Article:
After being diagnosed with Stage IV breast cancer in 2012, Jennifer Glover drew strength from many sources: a positive community of friends and family, a deep faith, an active lifestyle and the 15 years she spent as a teacher.
“Teaching runs in the blood,” said the 42-year-old, noting the superintendents, principals and other educators in her extended family.
When she was a child, her parents bought her a chalkboard, and she remembered fashioning her bedroom into a classroom, her stuffed animals serving as students.
Glover pursued a business degree during her first two years in college. While working at a bank she volunteered her time as a reading mentor and quickly realized teaching was her true calling.
An early impactful teaching experience was working in an alternative learning center in Kentucky.
“It was a very rough assignment, but one of my favorites,” Glover said.
Many of her students grew up in low-income areas, where they were exposed to crime and drugs.
It was rewarding for her to connect with students and discover how to make the classroom a helpful, supportive place.
“The kids are still smart. They know what’s going on, but they just grew up in an environment with drugs, stealing and gangs.”
Glover encouraged them by providing individual attention and developing activities that fostered creative thinking.
When she was diagnosed with cancer, her students were supportive and compassionate. They could relate to her struggles because of the difficulties in their own lives, she said.
The first year and a half of her treatment, Glover took off work and concentrated on her health. In 2014, while participating in a Phase I clinical trial at MD Anderson, she felt well enough to return to work full time at Navarro Middle School in Fort Bend County’s Lamar Consolidated Independent School District. The treatment succeeded in shrinking her disease and, although strenuous at times, her work gave her purpose and an improved outlook. When she was feeling weak, she would rest in the nurse’s office to get back her strength and finish the day.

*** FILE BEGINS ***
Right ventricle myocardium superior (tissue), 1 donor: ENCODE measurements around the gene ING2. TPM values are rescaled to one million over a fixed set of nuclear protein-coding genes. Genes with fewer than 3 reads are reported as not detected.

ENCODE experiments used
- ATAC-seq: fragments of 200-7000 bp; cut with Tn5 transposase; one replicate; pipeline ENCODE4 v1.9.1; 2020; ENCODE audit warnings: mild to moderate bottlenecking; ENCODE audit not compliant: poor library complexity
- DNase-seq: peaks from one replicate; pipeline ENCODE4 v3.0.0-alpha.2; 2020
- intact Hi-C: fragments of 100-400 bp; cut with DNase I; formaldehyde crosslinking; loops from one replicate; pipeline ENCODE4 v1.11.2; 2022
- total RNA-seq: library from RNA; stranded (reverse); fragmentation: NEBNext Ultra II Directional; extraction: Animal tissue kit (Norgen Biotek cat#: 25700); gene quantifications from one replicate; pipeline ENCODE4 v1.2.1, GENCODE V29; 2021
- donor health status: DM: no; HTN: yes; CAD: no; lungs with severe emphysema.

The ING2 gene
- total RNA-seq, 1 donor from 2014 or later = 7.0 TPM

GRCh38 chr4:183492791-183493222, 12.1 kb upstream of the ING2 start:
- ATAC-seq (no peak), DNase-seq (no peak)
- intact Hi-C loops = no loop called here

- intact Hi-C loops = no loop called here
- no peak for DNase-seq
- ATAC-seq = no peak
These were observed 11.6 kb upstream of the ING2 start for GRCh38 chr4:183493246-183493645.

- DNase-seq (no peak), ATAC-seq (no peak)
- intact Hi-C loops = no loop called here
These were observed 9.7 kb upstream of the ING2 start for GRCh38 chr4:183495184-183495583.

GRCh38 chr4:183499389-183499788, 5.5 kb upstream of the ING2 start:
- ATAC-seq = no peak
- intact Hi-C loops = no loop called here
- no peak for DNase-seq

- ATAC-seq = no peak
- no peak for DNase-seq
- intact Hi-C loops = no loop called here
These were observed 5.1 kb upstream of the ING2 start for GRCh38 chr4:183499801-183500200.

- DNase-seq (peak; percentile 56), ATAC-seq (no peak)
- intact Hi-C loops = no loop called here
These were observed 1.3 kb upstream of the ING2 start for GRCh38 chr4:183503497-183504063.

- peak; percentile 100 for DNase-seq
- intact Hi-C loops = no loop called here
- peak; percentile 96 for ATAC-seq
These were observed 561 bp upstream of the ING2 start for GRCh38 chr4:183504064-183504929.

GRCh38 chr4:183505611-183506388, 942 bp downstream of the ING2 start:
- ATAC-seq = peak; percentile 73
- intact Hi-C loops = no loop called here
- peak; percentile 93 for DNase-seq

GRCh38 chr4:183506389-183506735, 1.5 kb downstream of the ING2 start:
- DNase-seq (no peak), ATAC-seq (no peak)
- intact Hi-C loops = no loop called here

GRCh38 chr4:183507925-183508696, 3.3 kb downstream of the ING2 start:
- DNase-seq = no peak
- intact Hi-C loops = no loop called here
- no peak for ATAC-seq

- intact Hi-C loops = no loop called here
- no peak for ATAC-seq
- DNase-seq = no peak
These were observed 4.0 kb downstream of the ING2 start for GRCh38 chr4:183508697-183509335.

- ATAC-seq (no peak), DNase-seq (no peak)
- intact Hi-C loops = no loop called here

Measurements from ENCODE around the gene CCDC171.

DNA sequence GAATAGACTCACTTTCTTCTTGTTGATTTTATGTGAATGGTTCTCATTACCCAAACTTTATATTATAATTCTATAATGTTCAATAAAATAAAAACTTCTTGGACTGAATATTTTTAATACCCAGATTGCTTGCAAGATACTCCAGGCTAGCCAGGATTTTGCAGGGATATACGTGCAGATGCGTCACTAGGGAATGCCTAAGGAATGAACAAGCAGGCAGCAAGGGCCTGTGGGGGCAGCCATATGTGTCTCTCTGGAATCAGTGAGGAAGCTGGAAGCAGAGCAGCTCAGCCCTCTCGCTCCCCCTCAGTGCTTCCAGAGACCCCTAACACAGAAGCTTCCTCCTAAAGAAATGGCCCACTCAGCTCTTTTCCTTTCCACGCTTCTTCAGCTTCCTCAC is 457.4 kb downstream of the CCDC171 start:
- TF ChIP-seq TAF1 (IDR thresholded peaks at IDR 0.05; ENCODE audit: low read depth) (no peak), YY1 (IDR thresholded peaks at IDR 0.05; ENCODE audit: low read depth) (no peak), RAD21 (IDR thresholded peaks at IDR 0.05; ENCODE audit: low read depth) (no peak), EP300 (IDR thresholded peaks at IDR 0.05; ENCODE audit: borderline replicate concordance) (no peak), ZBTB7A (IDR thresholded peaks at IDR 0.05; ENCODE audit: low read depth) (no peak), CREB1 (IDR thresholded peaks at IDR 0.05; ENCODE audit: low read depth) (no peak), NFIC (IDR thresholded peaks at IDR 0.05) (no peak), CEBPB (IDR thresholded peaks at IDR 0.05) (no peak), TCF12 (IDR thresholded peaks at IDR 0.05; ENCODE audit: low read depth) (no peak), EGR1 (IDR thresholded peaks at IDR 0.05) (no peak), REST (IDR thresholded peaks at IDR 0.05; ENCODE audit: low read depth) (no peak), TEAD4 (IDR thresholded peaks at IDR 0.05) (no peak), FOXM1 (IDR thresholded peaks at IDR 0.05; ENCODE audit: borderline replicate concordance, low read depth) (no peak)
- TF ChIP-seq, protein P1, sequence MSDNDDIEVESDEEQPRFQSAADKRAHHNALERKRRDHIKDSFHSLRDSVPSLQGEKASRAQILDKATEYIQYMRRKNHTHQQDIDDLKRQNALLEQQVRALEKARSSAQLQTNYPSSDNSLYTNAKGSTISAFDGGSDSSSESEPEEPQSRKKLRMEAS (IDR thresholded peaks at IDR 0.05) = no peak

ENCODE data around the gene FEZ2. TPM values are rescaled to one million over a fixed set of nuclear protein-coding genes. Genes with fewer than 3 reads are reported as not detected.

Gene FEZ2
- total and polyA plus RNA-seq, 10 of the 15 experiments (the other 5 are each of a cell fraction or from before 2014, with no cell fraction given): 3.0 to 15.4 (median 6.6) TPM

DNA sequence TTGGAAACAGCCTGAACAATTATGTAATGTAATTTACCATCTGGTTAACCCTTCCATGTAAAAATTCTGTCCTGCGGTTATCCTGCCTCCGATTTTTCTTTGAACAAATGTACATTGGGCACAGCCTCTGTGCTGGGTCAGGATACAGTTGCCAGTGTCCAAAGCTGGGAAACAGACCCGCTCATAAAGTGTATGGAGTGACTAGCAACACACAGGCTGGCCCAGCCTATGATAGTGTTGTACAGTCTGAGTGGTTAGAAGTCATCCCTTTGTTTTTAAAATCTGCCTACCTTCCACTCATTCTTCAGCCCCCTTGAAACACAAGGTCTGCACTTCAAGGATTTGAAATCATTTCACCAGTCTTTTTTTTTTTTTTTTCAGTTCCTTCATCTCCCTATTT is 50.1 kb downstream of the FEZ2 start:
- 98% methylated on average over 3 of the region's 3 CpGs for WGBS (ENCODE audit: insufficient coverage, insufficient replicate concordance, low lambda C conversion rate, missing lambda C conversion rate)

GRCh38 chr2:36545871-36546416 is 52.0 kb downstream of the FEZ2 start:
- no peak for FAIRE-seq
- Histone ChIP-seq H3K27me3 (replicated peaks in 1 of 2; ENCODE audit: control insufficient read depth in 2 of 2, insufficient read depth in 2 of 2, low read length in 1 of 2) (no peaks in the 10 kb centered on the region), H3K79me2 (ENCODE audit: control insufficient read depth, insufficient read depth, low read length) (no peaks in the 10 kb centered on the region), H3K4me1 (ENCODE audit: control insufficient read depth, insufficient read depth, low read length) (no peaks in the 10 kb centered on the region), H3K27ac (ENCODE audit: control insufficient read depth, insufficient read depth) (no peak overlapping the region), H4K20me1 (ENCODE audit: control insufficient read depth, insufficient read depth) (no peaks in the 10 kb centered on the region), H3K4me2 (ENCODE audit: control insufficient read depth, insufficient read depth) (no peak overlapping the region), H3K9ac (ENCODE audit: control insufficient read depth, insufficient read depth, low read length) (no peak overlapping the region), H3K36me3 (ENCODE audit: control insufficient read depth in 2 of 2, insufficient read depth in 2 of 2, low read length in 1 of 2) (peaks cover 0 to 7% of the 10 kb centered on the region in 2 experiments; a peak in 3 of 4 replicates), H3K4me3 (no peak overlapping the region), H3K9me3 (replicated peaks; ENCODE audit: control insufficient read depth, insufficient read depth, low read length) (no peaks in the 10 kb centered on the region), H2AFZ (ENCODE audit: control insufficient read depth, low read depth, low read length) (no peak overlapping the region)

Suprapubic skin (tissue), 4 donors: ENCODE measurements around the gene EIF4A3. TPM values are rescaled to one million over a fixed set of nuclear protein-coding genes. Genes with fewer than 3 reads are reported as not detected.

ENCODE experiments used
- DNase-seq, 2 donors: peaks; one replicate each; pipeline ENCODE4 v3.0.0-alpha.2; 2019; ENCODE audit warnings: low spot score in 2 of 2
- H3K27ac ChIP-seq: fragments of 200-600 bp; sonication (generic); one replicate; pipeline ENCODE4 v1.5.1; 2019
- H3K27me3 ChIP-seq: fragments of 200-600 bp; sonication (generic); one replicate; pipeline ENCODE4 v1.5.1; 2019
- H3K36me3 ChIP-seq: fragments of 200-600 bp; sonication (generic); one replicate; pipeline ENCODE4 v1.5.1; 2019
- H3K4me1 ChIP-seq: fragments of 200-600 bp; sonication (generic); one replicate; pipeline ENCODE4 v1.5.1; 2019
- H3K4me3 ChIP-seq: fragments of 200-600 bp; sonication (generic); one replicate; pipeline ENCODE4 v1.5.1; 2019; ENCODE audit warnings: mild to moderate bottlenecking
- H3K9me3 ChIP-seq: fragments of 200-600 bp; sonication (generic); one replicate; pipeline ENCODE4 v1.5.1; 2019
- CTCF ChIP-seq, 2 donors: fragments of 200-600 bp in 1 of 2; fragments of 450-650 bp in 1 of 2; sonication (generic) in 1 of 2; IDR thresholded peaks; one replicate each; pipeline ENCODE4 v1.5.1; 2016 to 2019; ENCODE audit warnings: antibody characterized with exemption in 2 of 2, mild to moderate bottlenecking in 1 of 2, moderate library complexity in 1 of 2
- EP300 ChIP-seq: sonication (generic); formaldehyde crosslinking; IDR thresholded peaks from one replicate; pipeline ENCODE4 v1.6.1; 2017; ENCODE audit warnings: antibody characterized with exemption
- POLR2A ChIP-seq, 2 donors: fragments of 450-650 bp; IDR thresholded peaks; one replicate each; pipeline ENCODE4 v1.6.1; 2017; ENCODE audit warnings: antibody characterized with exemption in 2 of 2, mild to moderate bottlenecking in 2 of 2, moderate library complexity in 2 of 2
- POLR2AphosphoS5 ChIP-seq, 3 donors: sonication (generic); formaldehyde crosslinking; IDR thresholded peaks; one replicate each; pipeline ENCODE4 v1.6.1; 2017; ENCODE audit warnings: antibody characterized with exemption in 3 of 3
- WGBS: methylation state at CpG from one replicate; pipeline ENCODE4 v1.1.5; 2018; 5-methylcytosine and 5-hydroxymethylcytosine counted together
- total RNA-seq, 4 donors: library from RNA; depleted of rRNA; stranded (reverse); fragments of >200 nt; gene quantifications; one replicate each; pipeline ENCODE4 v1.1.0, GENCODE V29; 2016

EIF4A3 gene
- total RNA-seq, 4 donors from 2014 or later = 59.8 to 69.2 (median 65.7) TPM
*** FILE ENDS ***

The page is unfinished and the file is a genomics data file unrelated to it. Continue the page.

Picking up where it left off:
“I had to rely on others to help me try to avoid stress. I’ve always been very positive and I have a strong network,” Glover said. “They have always treated me like ‘we’re going to get through this’ and ‘we’ll get you whatever you need to get through to be as healthy as you can.’ ”
Glover urged cancer patients to find activities that stoke their passions. For her, finding a reason to get up every morning — whether it was reciting scripture, teaching children or participating in investigational drug trials — helped her maintain a positive outlook.
As Glover continued her treatment, she planned to continue teaching, which she called a “mission field.”
“You really have to love your job,” she said. “I love it when I know I have that connection.”
Jennifer Glover passed away in January. Claudia Heymach wrote this story before her death. Heymach, an 18-year-old senior at Houston’s High School for Performing and Visual Arts, met Glover during her time working with COLLAGE: The Art for Cancer Network. COLLAGE is a nonprofit organization that brings artists and writers to MD Anderson to work with patients and their families. It was founded in 2006 by Jennifer Wheler, M.D., an associate professor of Investigational Cancer Therapeutics.